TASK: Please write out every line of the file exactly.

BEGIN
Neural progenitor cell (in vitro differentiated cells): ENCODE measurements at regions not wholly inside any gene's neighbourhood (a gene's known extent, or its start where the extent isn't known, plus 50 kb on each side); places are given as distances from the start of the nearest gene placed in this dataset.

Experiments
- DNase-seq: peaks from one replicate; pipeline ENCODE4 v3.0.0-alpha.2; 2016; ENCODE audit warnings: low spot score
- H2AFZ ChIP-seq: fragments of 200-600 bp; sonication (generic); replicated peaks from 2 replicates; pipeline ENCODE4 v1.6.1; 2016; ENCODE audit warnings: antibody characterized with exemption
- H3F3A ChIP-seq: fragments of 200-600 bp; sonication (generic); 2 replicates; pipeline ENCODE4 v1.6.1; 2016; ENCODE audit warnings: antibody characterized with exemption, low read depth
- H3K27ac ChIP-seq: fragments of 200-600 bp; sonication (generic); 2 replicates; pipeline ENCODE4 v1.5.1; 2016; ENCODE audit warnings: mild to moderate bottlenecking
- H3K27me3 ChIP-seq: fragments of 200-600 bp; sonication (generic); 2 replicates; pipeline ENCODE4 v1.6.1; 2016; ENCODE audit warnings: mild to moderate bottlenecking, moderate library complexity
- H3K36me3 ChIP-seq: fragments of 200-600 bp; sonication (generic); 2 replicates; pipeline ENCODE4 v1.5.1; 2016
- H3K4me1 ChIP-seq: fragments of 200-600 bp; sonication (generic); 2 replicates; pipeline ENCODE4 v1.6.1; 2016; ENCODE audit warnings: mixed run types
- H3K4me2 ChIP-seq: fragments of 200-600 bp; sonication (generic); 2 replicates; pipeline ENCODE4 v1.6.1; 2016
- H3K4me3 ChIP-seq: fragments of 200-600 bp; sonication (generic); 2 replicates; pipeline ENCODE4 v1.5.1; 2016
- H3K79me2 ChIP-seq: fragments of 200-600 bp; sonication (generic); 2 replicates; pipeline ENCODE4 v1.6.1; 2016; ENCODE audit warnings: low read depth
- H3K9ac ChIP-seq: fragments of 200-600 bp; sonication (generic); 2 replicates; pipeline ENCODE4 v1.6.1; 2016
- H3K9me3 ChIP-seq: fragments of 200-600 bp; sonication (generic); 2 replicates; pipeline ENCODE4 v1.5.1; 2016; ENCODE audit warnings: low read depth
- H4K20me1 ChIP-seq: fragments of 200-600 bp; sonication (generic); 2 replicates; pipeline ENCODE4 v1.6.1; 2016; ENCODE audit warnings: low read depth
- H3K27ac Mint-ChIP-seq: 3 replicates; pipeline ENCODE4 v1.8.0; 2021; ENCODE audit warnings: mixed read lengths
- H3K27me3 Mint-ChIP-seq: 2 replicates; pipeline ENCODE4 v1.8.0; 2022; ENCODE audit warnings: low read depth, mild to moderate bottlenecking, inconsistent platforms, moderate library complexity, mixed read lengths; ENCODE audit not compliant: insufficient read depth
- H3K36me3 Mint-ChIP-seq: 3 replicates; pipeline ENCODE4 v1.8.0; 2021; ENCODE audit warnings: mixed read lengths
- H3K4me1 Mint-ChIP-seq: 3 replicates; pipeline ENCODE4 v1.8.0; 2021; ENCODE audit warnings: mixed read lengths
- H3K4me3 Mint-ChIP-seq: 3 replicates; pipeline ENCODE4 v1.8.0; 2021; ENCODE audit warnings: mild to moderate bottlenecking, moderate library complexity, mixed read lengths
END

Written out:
Neural progenitor cell (in vitro differentiated cells): ENCODE measurements at regions not wholly inside any gene's neighbourhood (a gene's known extent, or its start where the extent isn't known, plus 50 kb on each side); places are given as distances from the start of the nearest gene placed in this dataset.

Experiments
- DNase-seq: peaks from one replicate; pipeline ENCODE4 v3.0.0-alpha.2; 2016; ENCODE audit warnings: low spot score
- H2AFZ ChIP-seq: fragments of 200-600 bp; sonication (generic); replicated peaks from 2 replicates; pipeline ENCODE4 v1.6.1; 2016; ENCODE audit warnings: antibody characterized with exemption
- H3F3A ChIP-seq: fragments of 200-600 bp; sonication (generic); 2 replicates; pipeline ENCODE4 v1.6.1; 2016; ENCODE audit warnings: antibody characterized with exemption, low read depth
- H3K27ac ChIP-seq: fragments of 200-600 bp; sonication (generic); 2 replicates; pipeline ENCODE4 v1.5.1; 2016; ENCODE audit warnings: mild to moderate bottlenecking
- H3K27me3 ChIP-seq: fragments of 200-600 bp; sonication (generic); 2 replicates; pipeline ENCODE4 v1.6.1; 2016; ENCODE audit warnings: mild to moderate bottlenecking, moderate library complexity
- H3K36me3 ChIP-seq: fragments of 200-600 bp; sonication (generic); 2 replicates; pipeline ENCODE4 v1.5.1; 2016
- H3K4me1 ChIP-seq: fragments of 200-600 bp; sonication (generic); 2 replicates; pipeline ENCODE4 v1.6.1; 2016; ENCODE audit warnings: mixed run types
- H3K4me2 ChIP-seq: fragments of 200-600 bp; sonication (generic); 2 replicates; pipeline ENCODE4 v1.6.1; 2016
- H3K4me3 ChIP-seq: fragments of 200-600 bp; sonication (generic); 2 replicates; pipeline ENCODE4 v1.5.1; 2016
- H3K79me2 ChIP-seq: fragments of 200-600 bp; sonication (generic); 2 replicates; pipeline ENCODE4 v1.6.1; 2016; ENCODE audit warnings: low read depth
- H3K9ac ChIP-seq: fragments of 200-600 bp; sonication (generic); 2 replicates; pipeline ENCODE4 v1.6.1; 2016
- H3K9me3 ChIP-seq: fragments of 200-600 bp; sonication (generic); 2 replicates; pipeline ENCODE4 v1.5.1; 2016; ENCODE audit warnings: low read depth
- H4K20me1 ChIP-seq: fragments of 200-600 bp; sonication (generic); 2 replicates; pipeline ENCODE4 v1.6.1; 2016; ENCODE audit warnings: low read depth
- H3K27ac Mint-ChIP-seq: 3 replicates; pipeline ENCODE4 v1.8.0; 2021; ENCODE audit warnings: mixed read lengths
- H3K27me3 Mint-ChIP-seq: 2 replicates; pipeline ENCODE4 v1.8.0; 2022; ENCODE audit warnings: low read depth, mild to moderate bottlenecking, inconsistent platforms, moderate library complexity, mixed read lengths; ENCODE audit not compliant: insufficient read depth
- H3K36me3 Mint-ChIP-seq: 3 replicates; pipeline ENCODE4 v1.8.0; 2021; ENCODE audit warnings: mixed read lengths
- H3K4me1 Mint-ChIP-seq: 3 replicates; pipeline ENCODE4 v1.8.0; 2021; ENCODE audit warnings: mixed read lengths
- H3K4me3 Mint-ChIP-seq: 3 replicates; pipeline ENCODE4 v1.8.0; 2021; ENCODE audit warnings: mild to moderate bottlenecking, moderate library complexity, mixed read lengths